As video games increase in complexity and length, the use of automatic, or procedural, content generation has become a popular way to reduce the stress on game designers. However, the usage of procedural generation has certain consequences; in many instances, what the computer generates is uncertain to the designer. The intent of this thesis is to demonstrate how procedural generation can be used to intentionally affect the embedded randomness of a game system, enabling game designers to influence the level of uncertainty a player experiences in a nuanced way. This control affords game designers direct control over complex problems like dynamic difficulty adjustment, pacing, or accessibility. Game design will be examined from the perspective of uncertainty and how procedural generation can be used to intentionally add or reduce uncertainty. Various procedural generation techniques will be discussed alongside the types of uncertainty, using case studies to demonstrate the principles in action.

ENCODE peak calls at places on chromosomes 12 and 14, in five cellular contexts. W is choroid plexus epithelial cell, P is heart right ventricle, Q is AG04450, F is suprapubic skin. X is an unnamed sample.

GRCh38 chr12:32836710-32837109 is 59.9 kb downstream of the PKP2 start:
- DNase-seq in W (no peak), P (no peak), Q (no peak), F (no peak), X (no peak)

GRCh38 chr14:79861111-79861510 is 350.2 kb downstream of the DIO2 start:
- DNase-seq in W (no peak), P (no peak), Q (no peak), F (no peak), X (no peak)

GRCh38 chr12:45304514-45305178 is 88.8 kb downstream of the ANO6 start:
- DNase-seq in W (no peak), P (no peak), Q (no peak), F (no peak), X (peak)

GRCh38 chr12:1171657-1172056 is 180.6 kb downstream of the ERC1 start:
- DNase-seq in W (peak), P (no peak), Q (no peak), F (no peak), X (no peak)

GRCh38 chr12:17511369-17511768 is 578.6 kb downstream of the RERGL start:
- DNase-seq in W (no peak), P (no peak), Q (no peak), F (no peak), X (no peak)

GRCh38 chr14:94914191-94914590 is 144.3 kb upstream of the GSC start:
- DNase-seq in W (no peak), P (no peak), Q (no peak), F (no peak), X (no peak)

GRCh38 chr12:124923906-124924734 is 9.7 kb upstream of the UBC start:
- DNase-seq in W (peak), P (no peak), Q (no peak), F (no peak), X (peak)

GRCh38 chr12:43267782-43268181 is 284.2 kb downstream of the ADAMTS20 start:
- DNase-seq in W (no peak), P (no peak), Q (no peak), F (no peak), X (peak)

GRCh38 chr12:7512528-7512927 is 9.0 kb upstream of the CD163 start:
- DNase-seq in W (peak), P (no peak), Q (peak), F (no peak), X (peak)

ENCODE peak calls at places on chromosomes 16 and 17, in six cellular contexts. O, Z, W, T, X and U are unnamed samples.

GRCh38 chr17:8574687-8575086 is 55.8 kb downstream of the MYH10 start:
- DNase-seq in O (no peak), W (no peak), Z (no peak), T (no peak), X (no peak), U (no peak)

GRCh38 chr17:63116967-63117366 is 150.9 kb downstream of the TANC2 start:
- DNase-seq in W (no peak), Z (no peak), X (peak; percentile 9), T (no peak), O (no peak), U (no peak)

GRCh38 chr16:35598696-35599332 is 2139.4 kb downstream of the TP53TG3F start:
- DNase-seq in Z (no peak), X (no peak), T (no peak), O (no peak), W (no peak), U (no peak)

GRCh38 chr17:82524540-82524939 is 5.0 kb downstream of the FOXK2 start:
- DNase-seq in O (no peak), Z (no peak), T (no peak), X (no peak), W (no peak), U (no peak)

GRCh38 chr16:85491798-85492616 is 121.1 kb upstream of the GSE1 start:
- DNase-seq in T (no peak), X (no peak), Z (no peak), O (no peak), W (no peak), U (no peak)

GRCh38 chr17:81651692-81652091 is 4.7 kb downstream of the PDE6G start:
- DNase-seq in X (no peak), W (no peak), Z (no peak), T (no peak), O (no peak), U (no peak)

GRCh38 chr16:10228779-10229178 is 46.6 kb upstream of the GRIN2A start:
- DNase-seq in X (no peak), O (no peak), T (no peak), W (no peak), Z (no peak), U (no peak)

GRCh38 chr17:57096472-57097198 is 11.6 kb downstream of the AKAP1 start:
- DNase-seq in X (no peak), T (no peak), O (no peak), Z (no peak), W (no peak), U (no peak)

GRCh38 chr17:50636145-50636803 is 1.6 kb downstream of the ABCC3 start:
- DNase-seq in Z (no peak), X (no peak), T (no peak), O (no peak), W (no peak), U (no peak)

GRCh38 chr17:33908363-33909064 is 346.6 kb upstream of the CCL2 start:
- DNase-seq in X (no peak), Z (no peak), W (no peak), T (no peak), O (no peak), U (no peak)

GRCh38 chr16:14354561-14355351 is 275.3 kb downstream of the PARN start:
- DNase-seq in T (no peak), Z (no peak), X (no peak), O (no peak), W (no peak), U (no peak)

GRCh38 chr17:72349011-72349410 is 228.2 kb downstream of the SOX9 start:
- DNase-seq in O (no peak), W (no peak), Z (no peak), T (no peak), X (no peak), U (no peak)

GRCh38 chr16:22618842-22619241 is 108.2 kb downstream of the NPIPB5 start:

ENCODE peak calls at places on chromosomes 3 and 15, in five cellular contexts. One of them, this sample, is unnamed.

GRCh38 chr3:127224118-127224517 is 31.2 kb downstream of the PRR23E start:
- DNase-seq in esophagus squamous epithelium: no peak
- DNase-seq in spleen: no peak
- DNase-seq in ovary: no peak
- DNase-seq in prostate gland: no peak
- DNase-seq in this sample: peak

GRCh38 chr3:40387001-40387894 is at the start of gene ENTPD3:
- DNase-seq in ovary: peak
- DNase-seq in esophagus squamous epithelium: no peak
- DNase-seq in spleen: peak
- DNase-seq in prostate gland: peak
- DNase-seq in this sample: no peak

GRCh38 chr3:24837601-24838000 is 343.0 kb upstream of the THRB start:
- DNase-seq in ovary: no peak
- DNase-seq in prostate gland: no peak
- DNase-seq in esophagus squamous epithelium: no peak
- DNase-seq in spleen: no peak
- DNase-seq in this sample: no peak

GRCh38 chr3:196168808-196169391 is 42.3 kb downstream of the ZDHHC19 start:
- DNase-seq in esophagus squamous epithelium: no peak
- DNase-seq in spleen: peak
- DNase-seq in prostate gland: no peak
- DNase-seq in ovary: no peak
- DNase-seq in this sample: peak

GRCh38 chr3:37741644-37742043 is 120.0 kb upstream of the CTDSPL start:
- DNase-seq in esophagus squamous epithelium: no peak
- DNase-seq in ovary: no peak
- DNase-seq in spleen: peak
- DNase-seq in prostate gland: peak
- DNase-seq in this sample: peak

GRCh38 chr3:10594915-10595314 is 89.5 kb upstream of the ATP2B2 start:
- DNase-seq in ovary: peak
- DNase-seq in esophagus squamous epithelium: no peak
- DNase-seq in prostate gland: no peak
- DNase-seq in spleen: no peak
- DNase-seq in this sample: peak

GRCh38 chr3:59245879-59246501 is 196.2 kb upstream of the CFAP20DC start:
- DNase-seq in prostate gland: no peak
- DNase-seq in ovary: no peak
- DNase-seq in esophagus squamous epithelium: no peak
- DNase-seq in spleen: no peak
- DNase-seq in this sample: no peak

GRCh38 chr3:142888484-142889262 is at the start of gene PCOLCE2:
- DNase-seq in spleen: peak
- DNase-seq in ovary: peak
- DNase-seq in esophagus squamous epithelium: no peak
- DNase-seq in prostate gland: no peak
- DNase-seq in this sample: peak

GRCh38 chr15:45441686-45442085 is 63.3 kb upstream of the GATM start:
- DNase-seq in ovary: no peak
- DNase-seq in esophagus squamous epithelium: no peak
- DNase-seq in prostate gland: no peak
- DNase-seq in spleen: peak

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Bachelor of Arts (B.A.)
College of Arts and Humanities
Visual Arts and Design
Arts and Humanities -- Dissertations, Academic; Dissertations, Academic -- Arts and Humanities
Length of Campus-only Access
Honors in the Major Thesis
Fort, Travis, "Controlling Randomness: Using Procedural Generation to Influence Player Uncertainty in Video Games" (2015). HIM 1990-2015. 1707.